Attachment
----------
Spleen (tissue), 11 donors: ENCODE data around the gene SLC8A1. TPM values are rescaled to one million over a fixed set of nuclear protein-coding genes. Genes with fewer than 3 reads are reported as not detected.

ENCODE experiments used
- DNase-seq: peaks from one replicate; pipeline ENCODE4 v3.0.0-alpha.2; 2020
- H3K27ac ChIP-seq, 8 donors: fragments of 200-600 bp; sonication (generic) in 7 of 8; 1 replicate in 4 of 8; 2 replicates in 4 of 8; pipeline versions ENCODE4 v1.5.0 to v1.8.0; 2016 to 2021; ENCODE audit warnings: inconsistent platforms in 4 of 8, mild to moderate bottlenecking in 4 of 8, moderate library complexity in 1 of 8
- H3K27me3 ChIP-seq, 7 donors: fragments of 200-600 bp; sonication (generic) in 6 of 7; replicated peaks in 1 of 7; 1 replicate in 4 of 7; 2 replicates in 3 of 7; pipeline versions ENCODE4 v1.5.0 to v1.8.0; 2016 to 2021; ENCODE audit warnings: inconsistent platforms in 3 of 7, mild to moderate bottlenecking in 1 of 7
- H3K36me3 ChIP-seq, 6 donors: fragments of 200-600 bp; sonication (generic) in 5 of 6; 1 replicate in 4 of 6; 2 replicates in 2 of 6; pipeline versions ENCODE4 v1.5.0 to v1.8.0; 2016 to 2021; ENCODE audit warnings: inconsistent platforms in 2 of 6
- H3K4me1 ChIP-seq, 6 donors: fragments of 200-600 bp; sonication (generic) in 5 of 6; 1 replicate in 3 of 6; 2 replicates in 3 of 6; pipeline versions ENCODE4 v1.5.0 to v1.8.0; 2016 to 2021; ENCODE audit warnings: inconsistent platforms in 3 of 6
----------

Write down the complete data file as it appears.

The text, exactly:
Spleen (tissue), 11 donors: ENCODE data around the gene SLC8A1. TPM values are rescaled to one million over a fixed set of nuclear protein-coding genes. Genes with fewer than 3 reads are reported as not detected.

ENCODE experiments used
- DNase-seq: peaks from one replicate; pipeline ENCODE4 v3.0.0-alpha.2; 2020
- H3K27ac ChIP-seq, 8 donors: fragments of 200-600 bp; sonication (generic) in 7 of 8; 1 replicate in 4 of 8; 2 replicates in 4 of 8; pipeline versions ENCODE4 v1.5.0 to v1.8.0; 2016 to 2021; ENCODE audit warnings: inconsistent platforms in 4 of 8, mild to moderate bottlenecking in 4 of 8, moderate library complexity in 1 of 8
- H3K27me3 ChIP-seq, 7 donors: fragments of 200-600 bp; sonication (generic) in 6 of 7; replicated peaks in 1 of 7; 1 replicate in 4 of 7; 2 replicates in 3 of 7; pipeline versions ENCODE4 v1.5.0 to v1.8.0; 2016 to 2021; ENCODE audit warnings: inconsistent platforms in 3 of 7, mild to moderate bottlenecking in 1 of 7
- H3K36me3 ChIP-seq, 6 donors: fragments of 200-600 bp; sonication (generic) in 5 of 6; 1 replicate in 4 of 6; 2 replicates in 2 of 6; pipeline versions ENCODE4 v1.5.0 to v1.8.0; 2016 to 2021; ENCODE audit warnings: inconsistent platforms in 2 of 6
- H3K4me1 ChIP-seq, 6 donors: fragments of 200-600 bp; sonication (generic) in 5 of 6; 1 replicate in 3 of 6; 2 replicates in 3 of 6; pipeline versions ENCODE4 v1.5.0 to v1.8.0; 2016 to 2021; ENCODE audit warnings: inconsistent platforms in 3 of 6